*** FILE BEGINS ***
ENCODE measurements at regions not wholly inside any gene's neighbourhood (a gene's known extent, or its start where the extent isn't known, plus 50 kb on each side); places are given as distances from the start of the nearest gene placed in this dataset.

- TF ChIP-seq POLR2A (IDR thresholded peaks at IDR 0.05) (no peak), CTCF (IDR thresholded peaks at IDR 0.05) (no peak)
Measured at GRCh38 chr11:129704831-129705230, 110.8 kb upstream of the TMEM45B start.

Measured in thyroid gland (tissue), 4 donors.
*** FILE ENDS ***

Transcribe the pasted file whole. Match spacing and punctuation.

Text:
ENCODE measurements at regions not wholly inside any gene's neighbourhood (a gene's known extent, or its start where the extent isn't known, plus 50 kb on each side); places are given as distances from the start of the nearest gene placed in this dataset.

- TF ChIP-seq POLR2A (IDR thresholded peaks at IDR 0.05) (no peak), CTCF (IDR thresholded peaks at IDR 0.05) (no peak)
Measured at GRCh38 chr11:129704831-129705230, 110.8 kb upstream of the TMEM45B start.

Measured in thyroid gland (tissue), 4 donors.